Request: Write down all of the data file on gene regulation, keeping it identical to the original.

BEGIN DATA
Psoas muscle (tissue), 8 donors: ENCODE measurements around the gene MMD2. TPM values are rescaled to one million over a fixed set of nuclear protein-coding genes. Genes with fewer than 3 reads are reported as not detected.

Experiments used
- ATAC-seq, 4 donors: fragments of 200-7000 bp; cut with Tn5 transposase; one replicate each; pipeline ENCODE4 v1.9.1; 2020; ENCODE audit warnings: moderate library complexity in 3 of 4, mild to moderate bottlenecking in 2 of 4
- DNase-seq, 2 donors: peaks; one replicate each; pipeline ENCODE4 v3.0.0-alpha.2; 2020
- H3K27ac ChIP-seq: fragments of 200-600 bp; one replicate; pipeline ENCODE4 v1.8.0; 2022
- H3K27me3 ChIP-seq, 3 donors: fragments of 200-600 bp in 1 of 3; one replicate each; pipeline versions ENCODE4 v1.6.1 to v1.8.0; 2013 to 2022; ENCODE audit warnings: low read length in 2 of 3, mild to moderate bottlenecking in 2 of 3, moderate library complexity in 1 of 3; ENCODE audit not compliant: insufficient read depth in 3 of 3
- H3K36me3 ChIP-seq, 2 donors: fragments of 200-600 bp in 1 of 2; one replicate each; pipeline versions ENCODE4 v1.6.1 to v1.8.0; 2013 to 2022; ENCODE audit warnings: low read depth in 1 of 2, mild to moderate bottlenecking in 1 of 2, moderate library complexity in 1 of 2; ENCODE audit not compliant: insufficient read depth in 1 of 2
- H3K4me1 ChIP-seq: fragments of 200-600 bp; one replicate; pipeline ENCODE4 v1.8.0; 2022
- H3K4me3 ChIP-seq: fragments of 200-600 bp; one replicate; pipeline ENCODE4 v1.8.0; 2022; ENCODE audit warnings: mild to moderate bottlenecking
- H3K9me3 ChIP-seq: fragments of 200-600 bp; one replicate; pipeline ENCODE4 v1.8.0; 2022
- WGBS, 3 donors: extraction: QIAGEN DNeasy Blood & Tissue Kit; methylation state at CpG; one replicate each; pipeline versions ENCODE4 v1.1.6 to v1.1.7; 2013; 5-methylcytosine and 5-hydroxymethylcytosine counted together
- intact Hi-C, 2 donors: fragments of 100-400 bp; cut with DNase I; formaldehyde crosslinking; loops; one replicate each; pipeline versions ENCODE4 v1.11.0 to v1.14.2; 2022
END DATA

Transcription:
Psoas muscle (tissue), 8 donors: ENCODE measurements around the gene MMD2. TPM values are rescaled to one million over a fixed set of nuclear protein-coding genes. Genes with fewer than 3 reads are reported as not detected.

Experiments used
- ATAC-seq, 4 donors: fragments of 200-7000 bp; cut with Tn5 transposase; one replicate each; pipeline ENCODE4 v1.9.1; 2020; ENCODE audit warnings: moderate library complexity in 3 of 4, mild to moderate bottlenecking in 2 of 4
- DNase-seq, 2 donors: peaks; one replicate each; pipeline ENCODE4 v3.0.0-alpha.2; 2020
- H3K27ac ChIP-seq: fragments of 200-600 bp; one replicate; pipeline ENCODE4 v1.8.0; 2022
- H3K27me3 ChIP-seq, 3 donors: fragments of 200-600 bp in 1 of 3; one replicate each; pipeline versions ENCODE4 v1.6.1 to v1.8.0; 2013 to 2022; ENCODE audit warnings: low read length in 2 of 3, mild to moderate bottlenecking in 2 of 3, moderate library complexity in 1 of 3; ENCODE audit not compliant: insufficient read depth in 3 of 3
- H3K36me3 ChIP-seq, 2 donors: fragments of 200-600 bp in 1 of 2; one replicate each; pipeline versions ENCODE4 v1.6.1 to v1.8.0; 2013 to 2022; ENCODE audit warnings: low read depth in 1 of 2, mild to moderate bottlenecking in 1 of 2, moderate library complexity in 1 of 2; ENCODE audit not compliant: insufficient read depth in 1 of 2
- H3K4me1 ChIP-seq: fragments of 200-600 bp; one replicate; pipeline ENCODE4 v1.8.0; 2022
- H3K4me3 ChIP-seq: fragments of 200-600 bp; one replicate; pipeline ENCODE4 v1.8.0; 2022; ENCODE audit warnings: mild to moderate bottlenecking
- H3K9me3 ChIP-seq: fragments of 200-600 bp; one replicate; pipeline ENCODE4 v1.8.0; 2022
- WGBS, 3 donors: extraction: QIAGEN DNeasy Blood & Tissue Kit; methylation state at CpG; one replicate each; pipeline versions ENCODE4 v1.1.6 to v1.1.7; 2013; 5-methylcytosine and 5-hydroxymethylcytosine counted together
- intact Hi-C, 2 donors: fragments of 100-400 bp; cut with DNase I; formaldehyde crosslinking; loops; one replicate each; pipeline versions ENCODE4 v1.11.0 to v1.14.2; 2022